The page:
I’m usually late.
Not embarrassingly late, or miss the plane late, just a few short minutes late.
And every Friday, literally, no matter what time candle lighting is, I’m running late.
I can be super-organised all Friday, relaxing and meeting a friend for coffee at 2pm, silently congratulating myself on finally having it together, and getting Shabbos all ready by Friday morning, but come 20 minutes before candle lighting, we can’t find the hairbrush, someone is missing their shoes and nobody knows where the timer for the hotplate is – and suddenly – Shabbos is starting in two minutes and we are not ready.
A friend told me recently how she likes to light candles a few minutes early every week, to add to Shabbos.
I heard the words she was saying, but it barely felt like English as they made so little sense to me.
I’m gonna get there one day, but first I need to get to candle lighting on time without feeling like I just ran a marathon.
But, as out of breath and frazzled as I am when I arrive at our special little place we have in our house for our Shabbos candles, it is my favourite three minutes of the week. My kids are all freshly bathed, with shiny brushed hair, and beautiful Shabbos clothing (with or without the missing shoe), my table is set, and the house smells of challah, chicken soup and cake.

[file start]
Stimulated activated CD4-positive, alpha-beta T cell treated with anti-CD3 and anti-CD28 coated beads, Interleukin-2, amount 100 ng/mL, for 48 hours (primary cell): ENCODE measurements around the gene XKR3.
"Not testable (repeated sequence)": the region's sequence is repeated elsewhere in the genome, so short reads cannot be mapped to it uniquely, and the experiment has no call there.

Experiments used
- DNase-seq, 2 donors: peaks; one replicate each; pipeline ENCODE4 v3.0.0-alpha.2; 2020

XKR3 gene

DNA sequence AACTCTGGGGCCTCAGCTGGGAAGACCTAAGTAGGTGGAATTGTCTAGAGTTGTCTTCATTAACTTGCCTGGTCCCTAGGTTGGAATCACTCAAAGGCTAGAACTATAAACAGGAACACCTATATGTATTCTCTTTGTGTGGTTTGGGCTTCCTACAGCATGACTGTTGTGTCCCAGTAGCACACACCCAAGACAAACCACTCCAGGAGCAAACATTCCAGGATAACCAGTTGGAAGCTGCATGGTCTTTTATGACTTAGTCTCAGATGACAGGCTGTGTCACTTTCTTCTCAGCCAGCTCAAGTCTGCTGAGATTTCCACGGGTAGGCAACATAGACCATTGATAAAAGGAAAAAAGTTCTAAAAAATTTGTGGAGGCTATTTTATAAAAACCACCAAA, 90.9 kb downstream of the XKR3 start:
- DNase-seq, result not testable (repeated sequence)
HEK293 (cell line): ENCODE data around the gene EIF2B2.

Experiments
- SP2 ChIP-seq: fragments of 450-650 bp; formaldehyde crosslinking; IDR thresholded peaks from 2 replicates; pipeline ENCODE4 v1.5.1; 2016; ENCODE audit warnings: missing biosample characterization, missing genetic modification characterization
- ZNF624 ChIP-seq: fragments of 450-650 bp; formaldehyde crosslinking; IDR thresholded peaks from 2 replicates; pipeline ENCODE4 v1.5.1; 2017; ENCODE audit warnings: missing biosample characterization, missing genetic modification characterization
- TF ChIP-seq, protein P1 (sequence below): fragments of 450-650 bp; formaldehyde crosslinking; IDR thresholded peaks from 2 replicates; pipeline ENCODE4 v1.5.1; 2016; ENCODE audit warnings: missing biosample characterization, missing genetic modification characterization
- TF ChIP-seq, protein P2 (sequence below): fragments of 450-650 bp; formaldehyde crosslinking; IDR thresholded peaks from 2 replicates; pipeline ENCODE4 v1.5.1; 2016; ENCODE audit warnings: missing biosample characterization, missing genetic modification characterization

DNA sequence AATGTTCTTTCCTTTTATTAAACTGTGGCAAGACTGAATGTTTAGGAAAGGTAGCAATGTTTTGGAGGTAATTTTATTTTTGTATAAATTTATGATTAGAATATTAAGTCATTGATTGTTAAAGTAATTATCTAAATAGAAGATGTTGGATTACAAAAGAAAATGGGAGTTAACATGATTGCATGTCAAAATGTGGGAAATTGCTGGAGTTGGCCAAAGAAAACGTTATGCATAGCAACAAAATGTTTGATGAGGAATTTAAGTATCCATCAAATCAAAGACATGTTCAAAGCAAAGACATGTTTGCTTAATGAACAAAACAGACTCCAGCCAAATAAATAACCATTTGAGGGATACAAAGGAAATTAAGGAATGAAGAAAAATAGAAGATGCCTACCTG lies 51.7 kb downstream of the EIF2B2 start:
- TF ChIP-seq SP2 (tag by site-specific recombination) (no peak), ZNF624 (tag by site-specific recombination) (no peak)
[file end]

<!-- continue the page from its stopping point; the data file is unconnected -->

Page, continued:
I strike a match, and my oldest daughter goes first, holding my fingers as we press the flame against the wick. My younger daughter patiently waits her turn, and then she too holds my hand as I gently light her candle.
I light the two candles on top of the silver candlesticks, gleaming in the pinkish light of the African sunset streaming through my window, and then more candles, one for each of my children. My kids watch as, one by one, each candle is lit.
“Ain, tzvei, drei,”
My children count to three in Yiddish with me, as we wave our hands over the flames, my girls and my two little boys, all of our hands creating shadows on the walls from the candle light.
I cover my eyes and say the blessing out loud with them.
We pray for the rebuilding of the Temple in Jerusalem, and utter the names of those in need of a cure, my children carefully repeating the Hebrew names after me.
And then we are silent, each one of us praying to G-d behind our fingers.
I pray for peace in our home, for joy, for health, for clarity, for sanity.
I uncover my eyes.
My daughter stands next to me, her eyes squeezed shut, covered by her delicate fingers.
I listen to her whispers.
Please, Hashem, let this one get married, and please let this one have a baby…
She is saying the names of friends and family in need.
Her complete sincerity brings tears to my eyes.
She finishes and we all hug each other.
“Group hug,” we say, as we laugh and giggle as I kiss their cheeks, wishing each one a good Shabbos.
I don’t always feel the spirituality of the moment.
But, that day, that candle lighting, my daughter did.
Temmi Hadar was born and raised in Seattle in a family of 10, Temmi Hadar is currently living in Joburg trying to stay sane and spiritual as a wife, mother, teacher, rebbetzin and human.